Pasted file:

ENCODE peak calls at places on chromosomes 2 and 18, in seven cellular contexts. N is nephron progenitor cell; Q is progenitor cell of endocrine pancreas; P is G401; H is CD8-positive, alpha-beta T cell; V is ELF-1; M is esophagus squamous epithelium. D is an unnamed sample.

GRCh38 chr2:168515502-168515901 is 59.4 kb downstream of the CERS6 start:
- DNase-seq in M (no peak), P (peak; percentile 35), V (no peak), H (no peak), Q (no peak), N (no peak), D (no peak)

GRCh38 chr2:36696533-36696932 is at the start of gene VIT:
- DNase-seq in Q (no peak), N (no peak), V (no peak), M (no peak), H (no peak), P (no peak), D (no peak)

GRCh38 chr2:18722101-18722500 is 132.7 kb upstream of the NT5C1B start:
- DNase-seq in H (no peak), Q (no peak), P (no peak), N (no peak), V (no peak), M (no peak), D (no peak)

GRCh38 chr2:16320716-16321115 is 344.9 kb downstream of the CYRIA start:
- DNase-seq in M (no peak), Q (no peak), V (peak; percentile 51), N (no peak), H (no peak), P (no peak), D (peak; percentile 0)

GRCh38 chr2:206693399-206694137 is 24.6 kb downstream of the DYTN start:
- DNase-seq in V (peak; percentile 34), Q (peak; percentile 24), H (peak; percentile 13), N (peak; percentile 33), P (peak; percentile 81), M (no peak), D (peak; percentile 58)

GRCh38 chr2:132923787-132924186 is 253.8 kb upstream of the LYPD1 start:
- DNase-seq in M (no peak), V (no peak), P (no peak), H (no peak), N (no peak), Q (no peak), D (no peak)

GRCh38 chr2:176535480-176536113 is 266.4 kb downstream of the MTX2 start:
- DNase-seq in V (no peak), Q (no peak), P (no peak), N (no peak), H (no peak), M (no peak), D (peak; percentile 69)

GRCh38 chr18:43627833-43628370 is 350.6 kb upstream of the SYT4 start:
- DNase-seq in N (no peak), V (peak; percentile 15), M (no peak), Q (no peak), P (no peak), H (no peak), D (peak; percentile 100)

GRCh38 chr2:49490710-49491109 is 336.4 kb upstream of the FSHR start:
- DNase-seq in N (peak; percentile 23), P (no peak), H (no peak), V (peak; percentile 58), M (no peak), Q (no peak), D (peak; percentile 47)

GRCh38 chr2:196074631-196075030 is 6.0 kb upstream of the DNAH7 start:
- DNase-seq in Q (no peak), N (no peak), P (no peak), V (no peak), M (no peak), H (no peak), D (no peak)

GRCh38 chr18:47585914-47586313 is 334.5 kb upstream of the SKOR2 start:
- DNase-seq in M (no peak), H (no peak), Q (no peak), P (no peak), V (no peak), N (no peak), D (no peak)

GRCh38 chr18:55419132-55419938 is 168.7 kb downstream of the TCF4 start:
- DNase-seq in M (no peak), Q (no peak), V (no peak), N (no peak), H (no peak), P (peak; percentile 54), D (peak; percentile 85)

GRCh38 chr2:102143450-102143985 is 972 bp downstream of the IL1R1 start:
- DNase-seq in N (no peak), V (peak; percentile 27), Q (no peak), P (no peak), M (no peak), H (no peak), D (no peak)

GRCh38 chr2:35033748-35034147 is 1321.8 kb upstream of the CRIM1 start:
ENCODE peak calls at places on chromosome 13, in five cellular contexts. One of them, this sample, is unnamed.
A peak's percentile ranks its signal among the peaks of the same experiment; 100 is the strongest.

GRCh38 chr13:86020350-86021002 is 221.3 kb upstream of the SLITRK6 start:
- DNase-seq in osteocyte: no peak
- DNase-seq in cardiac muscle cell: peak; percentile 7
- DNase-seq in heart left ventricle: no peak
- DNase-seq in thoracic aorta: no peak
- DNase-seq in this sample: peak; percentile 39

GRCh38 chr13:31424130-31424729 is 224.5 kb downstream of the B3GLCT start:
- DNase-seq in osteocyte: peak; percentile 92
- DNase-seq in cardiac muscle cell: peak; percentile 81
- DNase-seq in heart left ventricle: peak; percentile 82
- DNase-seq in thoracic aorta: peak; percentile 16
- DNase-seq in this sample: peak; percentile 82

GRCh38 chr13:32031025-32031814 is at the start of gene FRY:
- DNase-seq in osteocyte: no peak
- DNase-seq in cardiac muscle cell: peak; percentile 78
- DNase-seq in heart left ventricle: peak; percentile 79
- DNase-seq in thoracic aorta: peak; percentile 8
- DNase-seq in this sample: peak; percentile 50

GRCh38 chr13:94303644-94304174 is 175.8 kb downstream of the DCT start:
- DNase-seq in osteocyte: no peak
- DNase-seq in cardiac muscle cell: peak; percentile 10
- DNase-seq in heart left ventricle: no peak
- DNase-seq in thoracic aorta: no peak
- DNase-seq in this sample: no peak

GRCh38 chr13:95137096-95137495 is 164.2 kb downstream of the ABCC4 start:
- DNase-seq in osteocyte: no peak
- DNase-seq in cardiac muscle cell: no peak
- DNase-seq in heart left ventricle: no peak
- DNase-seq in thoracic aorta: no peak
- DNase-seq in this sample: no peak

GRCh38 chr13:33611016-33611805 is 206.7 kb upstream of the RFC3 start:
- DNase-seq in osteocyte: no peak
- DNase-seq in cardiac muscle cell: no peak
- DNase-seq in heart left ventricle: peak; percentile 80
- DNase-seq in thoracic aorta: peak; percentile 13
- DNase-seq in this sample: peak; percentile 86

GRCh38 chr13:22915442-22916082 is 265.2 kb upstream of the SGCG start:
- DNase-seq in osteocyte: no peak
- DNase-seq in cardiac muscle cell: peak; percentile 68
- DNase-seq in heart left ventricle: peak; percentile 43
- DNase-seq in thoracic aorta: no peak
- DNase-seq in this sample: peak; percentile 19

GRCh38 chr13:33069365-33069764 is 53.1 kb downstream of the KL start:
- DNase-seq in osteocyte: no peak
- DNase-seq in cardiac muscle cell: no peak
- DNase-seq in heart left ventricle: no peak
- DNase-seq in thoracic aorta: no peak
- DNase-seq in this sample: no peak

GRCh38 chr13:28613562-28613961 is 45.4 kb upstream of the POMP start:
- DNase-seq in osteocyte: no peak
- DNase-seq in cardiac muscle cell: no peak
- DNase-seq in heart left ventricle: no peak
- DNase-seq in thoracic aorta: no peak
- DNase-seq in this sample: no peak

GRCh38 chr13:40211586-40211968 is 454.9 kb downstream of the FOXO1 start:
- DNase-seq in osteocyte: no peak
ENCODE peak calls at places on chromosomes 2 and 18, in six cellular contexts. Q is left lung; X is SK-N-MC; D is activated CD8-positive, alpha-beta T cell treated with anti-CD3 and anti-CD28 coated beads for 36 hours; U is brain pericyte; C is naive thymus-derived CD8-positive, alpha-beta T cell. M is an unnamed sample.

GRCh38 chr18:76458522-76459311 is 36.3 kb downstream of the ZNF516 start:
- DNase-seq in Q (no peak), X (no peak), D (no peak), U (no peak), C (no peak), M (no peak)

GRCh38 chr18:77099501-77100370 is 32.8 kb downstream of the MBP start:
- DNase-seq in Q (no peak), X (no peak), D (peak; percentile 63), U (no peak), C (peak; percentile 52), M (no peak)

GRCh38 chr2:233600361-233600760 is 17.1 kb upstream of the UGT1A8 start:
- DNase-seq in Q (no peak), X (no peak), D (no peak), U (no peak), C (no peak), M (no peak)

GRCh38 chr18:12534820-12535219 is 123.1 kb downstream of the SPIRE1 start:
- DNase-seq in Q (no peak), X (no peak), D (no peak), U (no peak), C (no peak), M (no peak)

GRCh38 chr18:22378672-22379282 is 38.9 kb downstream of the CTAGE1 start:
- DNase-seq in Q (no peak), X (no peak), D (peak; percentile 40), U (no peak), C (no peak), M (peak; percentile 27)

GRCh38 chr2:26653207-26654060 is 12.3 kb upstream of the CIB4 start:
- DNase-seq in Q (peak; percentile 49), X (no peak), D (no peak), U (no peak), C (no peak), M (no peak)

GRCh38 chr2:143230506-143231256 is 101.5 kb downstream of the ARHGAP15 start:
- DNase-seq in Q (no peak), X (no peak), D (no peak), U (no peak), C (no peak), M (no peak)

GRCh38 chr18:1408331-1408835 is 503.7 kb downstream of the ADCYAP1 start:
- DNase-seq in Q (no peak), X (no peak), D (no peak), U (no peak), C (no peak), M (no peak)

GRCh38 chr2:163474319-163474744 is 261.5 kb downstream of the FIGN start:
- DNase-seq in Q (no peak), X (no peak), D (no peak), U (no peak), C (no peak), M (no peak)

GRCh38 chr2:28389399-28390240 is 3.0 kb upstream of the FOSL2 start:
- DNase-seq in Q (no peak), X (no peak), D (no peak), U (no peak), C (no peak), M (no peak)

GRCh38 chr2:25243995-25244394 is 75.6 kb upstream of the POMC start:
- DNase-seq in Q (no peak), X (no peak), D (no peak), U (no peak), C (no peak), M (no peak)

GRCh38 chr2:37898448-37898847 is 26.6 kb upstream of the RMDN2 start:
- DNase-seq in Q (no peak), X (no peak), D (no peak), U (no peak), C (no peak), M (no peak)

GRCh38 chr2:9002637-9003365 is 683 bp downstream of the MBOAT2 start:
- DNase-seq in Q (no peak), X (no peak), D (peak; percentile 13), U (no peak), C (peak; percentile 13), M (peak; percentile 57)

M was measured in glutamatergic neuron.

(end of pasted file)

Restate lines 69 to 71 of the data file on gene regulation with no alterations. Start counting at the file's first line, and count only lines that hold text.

- DNase-seq in cardiac muscle cell: peak; percentile 68
- DNase-seq in heart left ventricle: peak; percentile 43
- DNase-seq in thoracic aorta: no peak